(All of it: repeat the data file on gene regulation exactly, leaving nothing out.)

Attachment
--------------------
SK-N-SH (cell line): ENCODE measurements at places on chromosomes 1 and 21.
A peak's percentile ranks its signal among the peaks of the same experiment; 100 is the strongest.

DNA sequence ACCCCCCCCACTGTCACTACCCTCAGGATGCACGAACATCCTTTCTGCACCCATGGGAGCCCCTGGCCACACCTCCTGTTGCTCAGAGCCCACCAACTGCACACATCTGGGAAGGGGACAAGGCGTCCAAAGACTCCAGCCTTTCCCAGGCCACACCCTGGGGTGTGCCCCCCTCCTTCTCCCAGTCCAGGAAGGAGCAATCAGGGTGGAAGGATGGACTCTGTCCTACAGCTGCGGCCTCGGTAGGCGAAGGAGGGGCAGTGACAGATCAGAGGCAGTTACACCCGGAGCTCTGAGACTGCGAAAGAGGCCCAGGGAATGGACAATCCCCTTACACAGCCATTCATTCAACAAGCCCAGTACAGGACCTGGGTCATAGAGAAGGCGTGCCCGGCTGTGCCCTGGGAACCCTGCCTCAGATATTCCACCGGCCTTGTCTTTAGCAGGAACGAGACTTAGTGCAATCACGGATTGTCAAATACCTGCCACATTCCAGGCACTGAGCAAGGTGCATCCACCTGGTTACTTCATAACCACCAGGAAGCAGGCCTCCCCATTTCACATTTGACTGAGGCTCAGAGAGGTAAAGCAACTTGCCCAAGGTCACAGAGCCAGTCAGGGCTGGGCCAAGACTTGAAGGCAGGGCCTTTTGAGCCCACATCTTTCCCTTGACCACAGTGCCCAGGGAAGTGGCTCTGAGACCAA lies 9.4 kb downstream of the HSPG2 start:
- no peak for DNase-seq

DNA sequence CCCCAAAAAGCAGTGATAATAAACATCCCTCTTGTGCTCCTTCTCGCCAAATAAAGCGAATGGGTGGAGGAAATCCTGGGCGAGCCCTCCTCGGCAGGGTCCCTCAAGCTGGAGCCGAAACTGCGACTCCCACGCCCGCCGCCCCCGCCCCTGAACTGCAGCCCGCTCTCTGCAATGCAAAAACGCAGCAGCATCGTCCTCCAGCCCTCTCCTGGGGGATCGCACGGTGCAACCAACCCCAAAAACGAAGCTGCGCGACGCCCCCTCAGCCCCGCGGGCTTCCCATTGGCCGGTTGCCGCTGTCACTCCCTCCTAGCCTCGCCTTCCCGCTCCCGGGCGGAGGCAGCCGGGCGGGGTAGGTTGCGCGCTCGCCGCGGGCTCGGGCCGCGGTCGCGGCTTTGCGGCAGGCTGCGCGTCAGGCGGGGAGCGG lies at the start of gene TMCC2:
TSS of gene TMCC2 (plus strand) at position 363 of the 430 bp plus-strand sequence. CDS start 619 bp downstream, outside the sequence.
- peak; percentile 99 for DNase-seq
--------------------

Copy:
SK-N-SH (cell line): ENCODE measurements at places on chromosomes 1 and 21.
A peak's percentile ranks its signal among the peaks of the same experiment; 100 is the strongest.

DNA sequence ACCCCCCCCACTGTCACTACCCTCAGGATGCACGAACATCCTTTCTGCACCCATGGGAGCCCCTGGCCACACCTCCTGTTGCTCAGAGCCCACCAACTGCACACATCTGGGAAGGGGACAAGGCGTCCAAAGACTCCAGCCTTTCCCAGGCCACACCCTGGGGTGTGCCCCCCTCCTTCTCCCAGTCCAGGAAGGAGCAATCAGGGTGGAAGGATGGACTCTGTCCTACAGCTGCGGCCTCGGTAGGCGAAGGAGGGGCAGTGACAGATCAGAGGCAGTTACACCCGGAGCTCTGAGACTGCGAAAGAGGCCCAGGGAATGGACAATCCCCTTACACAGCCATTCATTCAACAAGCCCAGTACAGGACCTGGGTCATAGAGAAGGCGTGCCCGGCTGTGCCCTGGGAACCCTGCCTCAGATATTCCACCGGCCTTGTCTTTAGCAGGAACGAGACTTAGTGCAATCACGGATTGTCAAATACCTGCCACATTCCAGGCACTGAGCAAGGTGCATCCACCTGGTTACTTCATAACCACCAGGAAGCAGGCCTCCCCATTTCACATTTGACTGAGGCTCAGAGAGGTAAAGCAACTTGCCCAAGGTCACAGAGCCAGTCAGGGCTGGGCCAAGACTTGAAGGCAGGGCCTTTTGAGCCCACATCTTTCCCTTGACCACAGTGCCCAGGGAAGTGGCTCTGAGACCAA lies 9.4 kb downstream of the HSPG2 start:
- no peak for DNase-seq

DNA sequence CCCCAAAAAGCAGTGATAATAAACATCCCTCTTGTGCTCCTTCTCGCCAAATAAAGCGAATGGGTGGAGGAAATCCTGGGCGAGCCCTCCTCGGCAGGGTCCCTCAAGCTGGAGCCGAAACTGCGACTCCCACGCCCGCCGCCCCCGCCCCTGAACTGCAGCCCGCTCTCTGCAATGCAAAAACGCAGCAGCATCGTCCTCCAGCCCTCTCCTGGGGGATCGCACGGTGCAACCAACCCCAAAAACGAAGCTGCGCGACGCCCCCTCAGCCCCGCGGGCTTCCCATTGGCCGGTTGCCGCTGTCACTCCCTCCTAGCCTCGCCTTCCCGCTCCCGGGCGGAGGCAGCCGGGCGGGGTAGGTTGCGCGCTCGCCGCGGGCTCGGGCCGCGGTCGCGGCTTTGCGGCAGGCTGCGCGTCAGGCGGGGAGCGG lies at the start of gene TMCC2:
TSS of gene TMCC2 (plus strand) at position 363 of the 430 bp plus-strand sequence. CDS start 619 bp downstream, outside the sequence.
- peak; percentile 99 for DNase-seq